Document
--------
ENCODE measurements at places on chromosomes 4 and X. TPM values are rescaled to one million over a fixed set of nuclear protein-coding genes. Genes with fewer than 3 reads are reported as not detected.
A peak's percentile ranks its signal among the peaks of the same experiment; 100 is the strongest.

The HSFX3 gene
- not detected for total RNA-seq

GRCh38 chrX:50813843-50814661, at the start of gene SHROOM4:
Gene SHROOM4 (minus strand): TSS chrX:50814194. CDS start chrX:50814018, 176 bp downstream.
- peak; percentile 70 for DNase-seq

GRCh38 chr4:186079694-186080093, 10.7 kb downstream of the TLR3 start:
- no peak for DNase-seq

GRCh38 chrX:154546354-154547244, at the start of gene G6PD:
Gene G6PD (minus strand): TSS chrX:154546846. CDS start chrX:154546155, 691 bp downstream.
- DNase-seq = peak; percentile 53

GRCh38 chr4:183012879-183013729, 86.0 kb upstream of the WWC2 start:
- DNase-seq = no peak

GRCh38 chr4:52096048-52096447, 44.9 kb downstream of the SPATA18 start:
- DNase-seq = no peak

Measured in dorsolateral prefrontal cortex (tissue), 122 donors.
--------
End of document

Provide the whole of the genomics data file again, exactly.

ENCODE measurements at places on chromosomes 4 and X. TPM values are rescaled to one million over a fixed set of nuclear protein-coding genes. Genes with fewer than 3 reads are reported as not detected.
A peak's percentile ranks its signal among the peaks of the same experiment; 100 is the strongest.

The HSFX3 gene
- not detected for total RNA-seq

GRCh38 chrX:50813843-50814661, at the start of gene SHROOM4:
Gene SHROOM4 (minus strand): TSS chrX:50814194. CDS start chrX:50814018, 176 bp downstream.
- peak; percentile 70 for DNase-seq

GRCh38 chr4:186079694-186080093, 10.7 kb downstream of the TLR3 start:
- no peak for DNase-seq

GRCh38 chrX:154546354-154547244, at the start of gene G6PD:
Gene G6PD (minus strand): TSS chrX:154546846. CDS start chrX:154546155, 691 bp downstream.
- DNase-seq = peak; percentile 53

GRCh38 chr4:183012879-183013729, 86.0 kb upstream of the WWC2 start:
- DNase-seq = no peak

GRCh38 chr4:52096048-52096447, 44.9 kb downstream of the SPATA18 start:
- DNase-seq = no peak

Measured in dorsolateral prefrontal cortex (tissue), 122 donors.